I’ve really been noticing how smart our animals are, and that has inspired one of the books I’m working on. It’s all about intelligence. Intelligence is everywhere, in different forms for different animals. Even when people do things that seem “dumb,” they aren’t. They just have a motivation we don’t understand, or something deep-seated or subconscious is going on.
Other projects completed and accomplishments I’m rather proud of: We hooked up chains to a well-built calf shelter and dragged it a ways so that it could serve as an alpaca shelter in a corral. Then, we had to fix the corral fence. I hooked up the post-pounder, pounded 3 posts one evening after work, and nailed boards on another day. After a few other minor repairs, the corral is ready for… more alpacas! We are going to get two males so that Fozzie has some buddies. (Fozzie is the black alpaca in the photo above.) He’s separated from the girls most of the time, you know. Darn hormones! 🙂
We have quite a few rickety fences, and I used to feel overwhelmed about it all, but I have found that I really enjoy pounding posts! It’s very therapeutic. I fixed a particularly problematic fence post last week. It held the hinges for a gate that we use all the time, and the post had rotted off at the base. So the gate was very wobbly and it took a certain technique to open or close it. I started by freeing the post from the fence wires, and then unscrewed the hinges from the post. I got a new post — a nice, straight one! — and drilled holes in it to install the hinges. That was a several-step process and I’ll spare you the details! Once it was ready, I pounded it in a foot over from the old hole and reinstalled the gate! Success!
Other successes — we sold our house in High Level! Finally. It was on the market for 2 years! It is such a relief to sell it. This frees up mental space, money and the hassles having tenants. We are so grateful to our real estate agent!
So then we had a little money to play with! I found a natural gas pick up truck for sale, so on our way for vacation (which was long overdue), we went to Calgary and bought it. Since there’s a refueling station right beside my work, it’s very convenient. I’ll have to blog about this more, perhaps… it’s a pretty unique vehicle!
For our holidays, we went to BC to visit friends. We stopped in Calgary and crashed a good friend’s thanksgiving dinner, then went to Golden. We stayed there one night, unexpectedly, because the highway was closed. The next day, we saw friends in Armstrong who run a greenhouse, and the next, we connected with a friend in Vernon. So good to see him — we are kindred spirits! Then, we spent a couple of days in Kelowna visiting other friends and doing a few touristy things, including the Myra Canyon Trestle Trail. Loved that! We have my family to thank for making the holiday possible! One of my cousins, her husband and daughter did our chores for us, along with my parents — two times per day! But we knew our animals would be well-cared-for, which is so important.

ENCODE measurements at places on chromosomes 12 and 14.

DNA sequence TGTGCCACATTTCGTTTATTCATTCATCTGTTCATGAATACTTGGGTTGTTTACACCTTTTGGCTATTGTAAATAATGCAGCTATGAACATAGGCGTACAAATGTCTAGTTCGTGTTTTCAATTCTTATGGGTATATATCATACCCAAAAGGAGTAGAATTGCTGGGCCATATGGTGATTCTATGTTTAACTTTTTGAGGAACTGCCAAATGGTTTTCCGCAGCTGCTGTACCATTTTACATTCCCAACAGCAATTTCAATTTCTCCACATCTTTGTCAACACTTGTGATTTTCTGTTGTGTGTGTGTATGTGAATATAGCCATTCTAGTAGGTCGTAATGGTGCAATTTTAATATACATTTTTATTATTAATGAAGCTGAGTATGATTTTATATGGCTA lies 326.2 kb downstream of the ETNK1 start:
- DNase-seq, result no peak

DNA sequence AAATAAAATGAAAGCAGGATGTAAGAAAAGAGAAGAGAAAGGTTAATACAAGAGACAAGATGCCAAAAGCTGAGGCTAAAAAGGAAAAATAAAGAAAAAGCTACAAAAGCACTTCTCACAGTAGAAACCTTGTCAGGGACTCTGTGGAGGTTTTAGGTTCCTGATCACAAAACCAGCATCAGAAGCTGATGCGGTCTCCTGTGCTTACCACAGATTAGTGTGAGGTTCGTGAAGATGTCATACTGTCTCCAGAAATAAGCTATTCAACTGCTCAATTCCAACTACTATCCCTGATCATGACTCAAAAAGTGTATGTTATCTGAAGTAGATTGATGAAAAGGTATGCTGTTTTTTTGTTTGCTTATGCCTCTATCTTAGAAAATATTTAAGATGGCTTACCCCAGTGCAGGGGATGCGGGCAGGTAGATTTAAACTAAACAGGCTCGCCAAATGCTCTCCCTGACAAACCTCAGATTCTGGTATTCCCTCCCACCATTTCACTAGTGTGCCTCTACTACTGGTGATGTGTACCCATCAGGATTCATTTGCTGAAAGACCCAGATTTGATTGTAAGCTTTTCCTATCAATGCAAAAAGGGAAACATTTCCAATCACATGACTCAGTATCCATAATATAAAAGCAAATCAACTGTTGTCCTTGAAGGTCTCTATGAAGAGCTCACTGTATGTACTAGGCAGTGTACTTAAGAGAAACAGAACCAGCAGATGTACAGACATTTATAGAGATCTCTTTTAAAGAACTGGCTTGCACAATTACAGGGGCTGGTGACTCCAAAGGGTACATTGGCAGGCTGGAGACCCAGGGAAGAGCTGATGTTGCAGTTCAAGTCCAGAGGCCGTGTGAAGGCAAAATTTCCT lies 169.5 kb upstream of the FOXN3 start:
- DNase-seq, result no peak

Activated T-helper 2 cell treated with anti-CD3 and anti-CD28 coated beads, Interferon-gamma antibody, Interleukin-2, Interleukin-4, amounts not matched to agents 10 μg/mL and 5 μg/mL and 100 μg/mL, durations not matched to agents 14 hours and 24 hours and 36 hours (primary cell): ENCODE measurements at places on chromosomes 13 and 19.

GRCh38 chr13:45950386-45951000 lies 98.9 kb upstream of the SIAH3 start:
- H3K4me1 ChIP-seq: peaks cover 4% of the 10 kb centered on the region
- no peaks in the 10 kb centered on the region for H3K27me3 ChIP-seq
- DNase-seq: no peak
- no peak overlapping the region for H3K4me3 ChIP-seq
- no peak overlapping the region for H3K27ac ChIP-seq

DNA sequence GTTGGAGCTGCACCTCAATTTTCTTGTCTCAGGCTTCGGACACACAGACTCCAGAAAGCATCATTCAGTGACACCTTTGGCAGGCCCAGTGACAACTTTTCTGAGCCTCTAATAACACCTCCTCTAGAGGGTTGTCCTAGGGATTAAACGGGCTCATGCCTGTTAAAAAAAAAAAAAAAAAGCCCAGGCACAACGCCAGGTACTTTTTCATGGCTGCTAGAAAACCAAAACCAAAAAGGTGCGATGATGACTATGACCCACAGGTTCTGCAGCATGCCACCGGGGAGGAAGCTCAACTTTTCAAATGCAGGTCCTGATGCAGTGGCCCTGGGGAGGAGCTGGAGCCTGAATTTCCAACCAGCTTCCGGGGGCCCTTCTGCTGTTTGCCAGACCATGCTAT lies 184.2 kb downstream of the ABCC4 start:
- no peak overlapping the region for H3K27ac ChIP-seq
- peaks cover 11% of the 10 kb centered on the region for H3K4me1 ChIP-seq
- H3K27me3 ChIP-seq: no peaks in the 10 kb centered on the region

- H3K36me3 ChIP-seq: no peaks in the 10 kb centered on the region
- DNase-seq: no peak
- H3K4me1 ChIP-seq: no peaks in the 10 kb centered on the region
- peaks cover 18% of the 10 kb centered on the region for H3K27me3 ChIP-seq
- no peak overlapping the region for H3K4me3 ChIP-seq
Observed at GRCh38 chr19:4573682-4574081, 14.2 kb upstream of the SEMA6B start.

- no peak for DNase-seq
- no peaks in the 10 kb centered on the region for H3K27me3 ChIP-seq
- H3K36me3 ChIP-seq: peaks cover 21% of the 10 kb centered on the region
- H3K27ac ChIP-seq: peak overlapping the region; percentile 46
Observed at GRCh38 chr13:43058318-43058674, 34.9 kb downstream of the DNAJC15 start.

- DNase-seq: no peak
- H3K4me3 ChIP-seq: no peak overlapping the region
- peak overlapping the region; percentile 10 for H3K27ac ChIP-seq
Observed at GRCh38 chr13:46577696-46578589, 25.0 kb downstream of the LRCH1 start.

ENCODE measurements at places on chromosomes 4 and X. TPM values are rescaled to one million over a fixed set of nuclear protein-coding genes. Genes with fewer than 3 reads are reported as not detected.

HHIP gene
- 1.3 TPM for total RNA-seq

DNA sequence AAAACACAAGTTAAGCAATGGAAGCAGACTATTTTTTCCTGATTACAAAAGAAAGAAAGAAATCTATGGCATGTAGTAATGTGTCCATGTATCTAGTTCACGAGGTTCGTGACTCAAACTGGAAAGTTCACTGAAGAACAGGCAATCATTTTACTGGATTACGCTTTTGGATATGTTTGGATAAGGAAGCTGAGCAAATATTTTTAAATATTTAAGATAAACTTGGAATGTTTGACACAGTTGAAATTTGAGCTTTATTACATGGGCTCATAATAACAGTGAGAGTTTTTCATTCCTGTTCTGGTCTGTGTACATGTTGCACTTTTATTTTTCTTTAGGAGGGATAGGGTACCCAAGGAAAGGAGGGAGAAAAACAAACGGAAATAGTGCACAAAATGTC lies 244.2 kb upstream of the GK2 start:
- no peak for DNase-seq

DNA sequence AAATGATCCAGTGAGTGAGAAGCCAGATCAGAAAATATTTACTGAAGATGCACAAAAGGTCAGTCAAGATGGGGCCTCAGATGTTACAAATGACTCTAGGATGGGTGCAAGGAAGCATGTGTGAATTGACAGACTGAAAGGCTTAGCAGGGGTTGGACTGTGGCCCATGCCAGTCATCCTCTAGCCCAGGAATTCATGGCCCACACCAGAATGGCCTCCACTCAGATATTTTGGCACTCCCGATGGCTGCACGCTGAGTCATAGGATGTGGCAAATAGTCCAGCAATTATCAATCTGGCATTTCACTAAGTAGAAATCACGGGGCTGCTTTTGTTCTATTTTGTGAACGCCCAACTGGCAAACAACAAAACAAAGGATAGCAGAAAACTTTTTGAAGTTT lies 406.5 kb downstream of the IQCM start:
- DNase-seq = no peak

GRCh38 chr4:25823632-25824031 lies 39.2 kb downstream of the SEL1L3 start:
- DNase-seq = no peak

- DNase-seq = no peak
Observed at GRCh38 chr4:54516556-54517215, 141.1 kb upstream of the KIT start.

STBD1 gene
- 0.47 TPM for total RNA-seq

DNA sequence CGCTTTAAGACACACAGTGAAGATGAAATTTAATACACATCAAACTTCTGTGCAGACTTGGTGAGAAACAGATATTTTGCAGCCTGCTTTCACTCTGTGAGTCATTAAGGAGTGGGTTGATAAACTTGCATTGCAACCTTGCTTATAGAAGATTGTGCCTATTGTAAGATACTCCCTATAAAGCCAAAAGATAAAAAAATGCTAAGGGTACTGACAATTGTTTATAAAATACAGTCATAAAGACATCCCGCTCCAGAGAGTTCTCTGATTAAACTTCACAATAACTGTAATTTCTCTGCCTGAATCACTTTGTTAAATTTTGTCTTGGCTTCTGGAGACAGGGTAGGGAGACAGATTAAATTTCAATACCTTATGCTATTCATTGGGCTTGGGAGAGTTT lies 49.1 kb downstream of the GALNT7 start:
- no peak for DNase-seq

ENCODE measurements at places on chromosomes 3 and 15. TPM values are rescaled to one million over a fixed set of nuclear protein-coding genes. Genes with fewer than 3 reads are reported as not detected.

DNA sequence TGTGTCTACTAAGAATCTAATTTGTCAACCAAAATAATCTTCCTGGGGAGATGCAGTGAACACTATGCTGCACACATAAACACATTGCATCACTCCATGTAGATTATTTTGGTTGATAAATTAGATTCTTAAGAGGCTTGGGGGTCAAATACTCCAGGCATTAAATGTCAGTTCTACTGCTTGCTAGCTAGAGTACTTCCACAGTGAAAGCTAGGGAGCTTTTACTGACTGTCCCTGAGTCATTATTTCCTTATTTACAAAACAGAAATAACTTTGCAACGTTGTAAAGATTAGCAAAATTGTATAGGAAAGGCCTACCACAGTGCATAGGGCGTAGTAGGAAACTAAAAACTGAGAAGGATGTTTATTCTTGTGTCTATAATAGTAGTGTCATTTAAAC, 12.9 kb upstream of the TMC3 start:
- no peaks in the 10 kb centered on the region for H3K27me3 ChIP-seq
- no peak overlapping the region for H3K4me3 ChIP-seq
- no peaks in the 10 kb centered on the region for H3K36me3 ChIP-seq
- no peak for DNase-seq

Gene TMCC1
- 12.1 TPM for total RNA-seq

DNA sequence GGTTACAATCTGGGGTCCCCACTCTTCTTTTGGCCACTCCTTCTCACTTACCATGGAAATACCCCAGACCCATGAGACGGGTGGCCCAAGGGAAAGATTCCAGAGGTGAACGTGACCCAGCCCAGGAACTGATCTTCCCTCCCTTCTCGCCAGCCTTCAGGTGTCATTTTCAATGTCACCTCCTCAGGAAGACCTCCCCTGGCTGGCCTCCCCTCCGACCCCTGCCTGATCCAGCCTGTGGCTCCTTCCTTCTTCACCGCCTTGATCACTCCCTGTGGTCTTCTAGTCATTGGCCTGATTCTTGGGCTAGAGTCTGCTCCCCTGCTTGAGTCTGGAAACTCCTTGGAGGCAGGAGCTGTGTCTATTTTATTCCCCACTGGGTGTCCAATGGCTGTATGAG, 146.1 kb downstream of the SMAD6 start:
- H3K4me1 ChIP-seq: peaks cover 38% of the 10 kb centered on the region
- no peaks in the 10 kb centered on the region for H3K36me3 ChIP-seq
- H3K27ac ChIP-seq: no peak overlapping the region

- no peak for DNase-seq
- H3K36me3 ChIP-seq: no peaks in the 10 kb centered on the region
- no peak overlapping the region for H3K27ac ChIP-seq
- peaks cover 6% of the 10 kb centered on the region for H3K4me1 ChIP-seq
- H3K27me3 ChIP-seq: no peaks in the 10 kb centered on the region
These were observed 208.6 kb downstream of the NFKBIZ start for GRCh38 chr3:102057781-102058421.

When we got back, we had a minor crisis when our sewer tank was filling too quickly and we could not figure out where the water was coming from. We realized that it was ground water leaking in (like a small underground river!) because the water table is way too high this year, and there seems to be a small hole in the wall of the tank. So, I rented a pump, hauled it out behind the dugout and set it all up to pump into a creek which leads to the second dugout. Now, the water level in the main dugout is much lower and therefore the water table should drop too. Repairs will follow; hopefully it will all go smoothly.
That’s the fun of living on a farm! In the city, you never have to think about where your sewage goes! But you also have neighbours, sirens, traffic and such to deal with. We really do have space, quiet and nature all around us. Not to mention our animal friends to keep us company!
This winter, I’m going to keep working on my latest books. Rather than publish one large book and try to stitch several themes into one, I decided to write several small books on different topics. The first one is done, and I’m working on the second one and getting lots of ideas for the third! It’s been really fun writing again. I kind of had to put it on hold while I was training for my new job. The first three books will be (working titles):
– It All Belongs: The Law of Attraction and How the Universe Works
– Animal, Vegetable and Mineral: Intelligence is Everywhere
– Illness and Wellness: Attitudes That Make the Difference
So stay tuned for more on the new books when they are finished! Take care, everyone. Do something you enjoy today. Tell someone you love them. Smile at strangers! Be kind to yourself.